Capitalise on tourism to revive economy — Govt urged
AN Economist, Prof. Agyapomaa Gyeke-Dako, is calling on government to capitalise on the opportunities in the tourism sector to generate revenue, create jobs, stimulate economic growth and improve the livelihoods of citizens.
She explained that Ghana’s tourism sector has the potential to significantly contribute to the revival of the country’s economy.
“For tourism, we are blessed with a lot of resources such as river bodies, mountains among others, if you look at this skill spectrum that we have, the low to medium skilled people in the economy are very many and so it's important for us to think about how we can capitalise on the resources that we have to make sure tourism becomes a good avenue to fetch us the needed revenue that we want to be realising.”
“It's been found that if we concentrate on tourism, in the next 10 years or so, it will be a major sector that is going to be giving us so much revenue in the economy,” she said.
Prof. Gyeke-Dako said at the third quarter edition of the Graphic Business/Stanbic Bank Breakfast Meeting in Accra last Tuesday, that the country needed to relook at the taxes imposed on some sectors of the economy to enable businesses to increase productivity and help the country generate the needed revenue.
“It is important for the government to relook at its tax system and see how it can give incentives to sectors such as agro processing because those sectors appeal to the skills spectrum that we have in our economy,” she stated.
According to Ghana’s 2022 Tourism Report launched in April, the country received 914,892 international tourists in 2022, representing a 47 per cent increase from the previous year’s 623,523.
The corresponding revenue also saw an exponential increase of more than 107 per cent, with the West African country making well over $2.5 billion from international arrivals. On the domestic front, Ghana recorded 937,087 tourists, representing a 55 per cent growth in 2022.
Ghana’s arrivals recovery, which stood at 81 per cent, is significantly higher than the African average, and is around that of recovery levels for European markets.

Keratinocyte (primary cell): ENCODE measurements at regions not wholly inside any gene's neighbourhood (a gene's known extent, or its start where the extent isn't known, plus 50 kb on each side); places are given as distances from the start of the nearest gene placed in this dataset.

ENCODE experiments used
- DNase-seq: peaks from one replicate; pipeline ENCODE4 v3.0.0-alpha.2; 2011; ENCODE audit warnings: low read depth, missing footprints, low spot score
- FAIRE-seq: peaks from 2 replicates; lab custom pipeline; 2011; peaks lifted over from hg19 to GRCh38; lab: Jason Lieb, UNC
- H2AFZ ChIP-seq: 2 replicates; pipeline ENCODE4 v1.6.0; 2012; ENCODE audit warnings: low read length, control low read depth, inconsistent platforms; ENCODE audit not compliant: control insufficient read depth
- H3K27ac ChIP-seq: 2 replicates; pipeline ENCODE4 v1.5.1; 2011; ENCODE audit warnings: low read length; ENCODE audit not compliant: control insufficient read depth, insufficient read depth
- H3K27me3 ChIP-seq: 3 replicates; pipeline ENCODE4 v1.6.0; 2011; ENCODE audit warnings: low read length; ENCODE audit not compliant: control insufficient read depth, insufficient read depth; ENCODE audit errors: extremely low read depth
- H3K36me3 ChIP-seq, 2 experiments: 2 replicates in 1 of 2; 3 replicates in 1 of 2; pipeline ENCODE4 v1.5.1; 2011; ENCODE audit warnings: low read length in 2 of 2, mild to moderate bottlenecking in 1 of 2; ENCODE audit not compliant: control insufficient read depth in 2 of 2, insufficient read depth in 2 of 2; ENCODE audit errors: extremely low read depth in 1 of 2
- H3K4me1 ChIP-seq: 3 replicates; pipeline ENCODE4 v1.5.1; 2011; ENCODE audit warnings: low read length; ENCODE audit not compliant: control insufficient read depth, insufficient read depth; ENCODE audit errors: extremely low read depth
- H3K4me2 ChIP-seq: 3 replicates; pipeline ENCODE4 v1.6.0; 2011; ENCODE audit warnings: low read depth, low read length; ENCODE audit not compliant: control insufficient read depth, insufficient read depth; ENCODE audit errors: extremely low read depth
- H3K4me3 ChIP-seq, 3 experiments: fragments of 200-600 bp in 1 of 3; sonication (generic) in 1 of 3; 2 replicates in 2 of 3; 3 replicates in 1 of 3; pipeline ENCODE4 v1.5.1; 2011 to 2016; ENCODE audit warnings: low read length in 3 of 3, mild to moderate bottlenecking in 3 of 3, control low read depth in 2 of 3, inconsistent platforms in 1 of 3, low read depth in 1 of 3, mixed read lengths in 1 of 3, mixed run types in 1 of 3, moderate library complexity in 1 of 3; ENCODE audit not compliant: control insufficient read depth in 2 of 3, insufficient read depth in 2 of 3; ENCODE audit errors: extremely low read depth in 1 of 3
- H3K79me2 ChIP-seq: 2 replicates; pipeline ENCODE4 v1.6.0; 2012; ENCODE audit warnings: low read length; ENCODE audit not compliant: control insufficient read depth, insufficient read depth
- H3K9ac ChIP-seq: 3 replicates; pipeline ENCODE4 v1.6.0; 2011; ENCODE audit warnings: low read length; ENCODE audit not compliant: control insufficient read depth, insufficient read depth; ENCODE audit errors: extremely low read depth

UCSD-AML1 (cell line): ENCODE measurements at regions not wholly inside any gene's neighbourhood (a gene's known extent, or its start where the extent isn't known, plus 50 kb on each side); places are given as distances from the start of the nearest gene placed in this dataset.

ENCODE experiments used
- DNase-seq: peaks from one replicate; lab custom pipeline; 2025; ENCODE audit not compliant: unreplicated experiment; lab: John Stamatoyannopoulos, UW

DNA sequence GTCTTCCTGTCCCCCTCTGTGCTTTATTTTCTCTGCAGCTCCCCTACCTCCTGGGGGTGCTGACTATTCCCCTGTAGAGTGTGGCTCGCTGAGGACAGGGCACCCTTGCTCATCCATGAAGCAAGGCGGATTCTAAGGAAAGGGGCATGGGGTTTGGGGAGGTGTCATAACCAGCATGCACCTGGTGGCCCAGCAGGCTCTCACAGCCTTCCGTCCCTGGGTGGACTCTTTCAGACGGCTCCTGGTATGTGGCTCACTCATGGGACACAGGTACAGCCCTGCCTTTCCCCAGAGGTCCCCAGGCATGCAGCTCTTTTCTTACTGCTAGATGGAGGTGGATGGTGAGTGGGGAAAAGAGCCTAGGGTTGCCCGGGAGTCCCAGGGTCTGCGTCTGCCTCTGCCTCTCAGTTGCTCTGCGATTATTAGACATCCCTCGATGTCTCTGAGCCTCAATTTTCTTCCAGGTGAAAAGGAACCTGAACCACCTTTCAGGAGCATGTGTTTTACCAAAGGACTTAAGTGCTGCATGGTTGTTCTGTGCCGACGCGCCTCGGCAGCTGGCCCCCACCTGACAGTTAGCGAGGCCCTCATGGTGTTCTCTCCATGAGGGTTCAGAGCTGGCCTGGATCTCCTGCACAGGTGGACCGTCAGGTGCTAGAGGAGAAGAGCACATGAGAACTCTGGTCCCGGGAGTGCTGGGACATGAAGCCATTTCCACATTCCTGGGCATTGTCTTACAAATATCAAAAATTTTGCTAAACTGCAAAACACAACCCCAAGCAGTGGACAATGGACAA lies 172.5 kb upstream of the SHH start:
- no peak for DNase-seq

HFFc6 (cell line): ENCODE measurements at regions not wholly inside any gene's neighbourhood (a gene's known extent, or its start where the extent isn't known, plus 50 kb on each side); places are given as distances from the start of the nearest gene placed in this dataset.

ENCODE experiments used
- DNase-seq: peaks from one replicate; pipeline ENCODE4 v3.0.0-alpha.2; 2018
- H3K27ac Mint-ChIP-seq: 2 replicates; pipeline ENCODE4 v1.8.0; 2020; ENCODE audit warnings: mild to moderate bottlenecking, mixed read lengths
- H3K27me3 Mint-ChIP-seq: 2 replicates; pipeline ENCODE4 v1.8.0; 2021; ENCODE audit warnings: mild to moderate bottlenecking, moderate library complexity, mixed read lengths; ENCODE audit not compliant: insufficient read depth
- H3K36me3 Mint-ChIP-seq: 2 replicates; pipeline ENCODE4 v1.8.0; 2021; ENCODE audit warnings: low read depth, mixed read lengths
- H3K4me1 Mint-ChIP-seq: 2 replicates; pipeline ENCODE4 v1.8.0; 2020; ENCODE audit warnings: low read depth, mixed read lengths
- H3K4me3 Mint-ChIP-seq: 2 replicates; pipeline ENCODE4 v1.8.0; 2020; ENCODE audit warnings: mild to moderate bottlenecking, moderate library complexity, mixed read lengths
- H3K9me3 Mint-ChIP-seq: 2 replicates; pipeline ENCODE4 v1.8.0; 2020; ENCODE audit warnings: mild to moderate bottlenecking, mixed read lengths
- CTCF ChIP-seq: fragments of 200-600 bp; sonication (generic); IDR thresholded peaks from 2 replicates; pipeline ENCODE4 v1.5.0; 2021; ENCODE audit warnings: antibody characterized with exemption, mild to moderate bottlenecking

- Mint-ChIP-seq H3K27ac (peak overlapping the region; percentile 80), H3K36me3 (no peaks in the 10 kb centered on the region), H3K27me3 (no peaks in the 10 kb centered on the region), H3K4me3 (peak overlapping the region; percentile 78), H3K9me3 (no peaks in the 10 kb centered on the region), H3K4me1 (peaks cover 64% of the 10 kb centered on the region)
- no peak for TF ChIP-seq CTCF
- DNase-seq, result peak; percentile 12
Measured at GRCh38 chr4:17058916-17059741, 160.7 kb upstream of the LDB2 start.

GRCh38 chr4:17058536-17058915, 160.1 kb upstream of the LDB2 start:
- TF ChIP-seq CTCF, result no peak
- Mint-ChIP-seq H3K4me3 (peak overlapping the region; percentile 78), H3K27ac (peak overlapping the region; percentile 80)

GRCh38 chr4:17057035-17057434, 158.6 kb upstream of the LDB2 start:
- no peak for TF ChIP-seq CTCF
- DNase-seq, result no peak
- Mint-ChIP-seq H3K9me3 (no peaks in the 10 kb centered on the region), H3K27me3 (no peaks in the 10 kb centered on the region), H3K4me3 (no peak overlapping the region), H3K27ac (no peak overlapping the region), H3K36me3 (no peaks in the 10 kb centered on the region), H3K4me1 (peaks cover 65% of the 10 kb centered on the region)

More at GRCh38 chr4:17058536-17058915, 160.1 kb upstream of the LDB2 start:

The development is an indication that the country can do more to attract and deepen the sector’s growth to help increase revenue.
Diversifying our economy
She explained that Ghana has been focusing more on its primary products such as cocoa and gold, however, those products have fluctuations in the world market prices depending on what happens on the world markets which could either lead to a drop or an increase.
That, she said, was not helping the country to plan because it was faced with challenges whenever prices drop on the international market.
The meeting which attracted participants from all sectors of the economy, including academia and industry, was on the theme: “Thriving during Economic Turbulence.”
“So, it is important that we begin to think more about how we can diversify our economy by adding value to the primary goods we export. We export these primary products without adding value and so on the world markets, the prices are very low.”
“We have quite a number of countries producing similar products so what would actually give us more revenue would be when we add value to them,” she added.
Cost of doing business
Making his contribution, the President of Ghana Union Traders Association (GUTA), Dr Joseph Obeng, said the tax system in Ghana did not ensure compliance.
“Compliance is assured when there is affordability, our taxes paid here are too much as compared to the sub-region. Taxes should be simplified and structured in a manner that will ensure compliance,” he said.
He explained that businesses were struggling to navigate through the current economic turbulence due to the increase in the number of taxes imposed on them.
“Cost of doing business, import duties and inflation are so high that doing business here in Ghana is so difficult,” Dr Obeng added.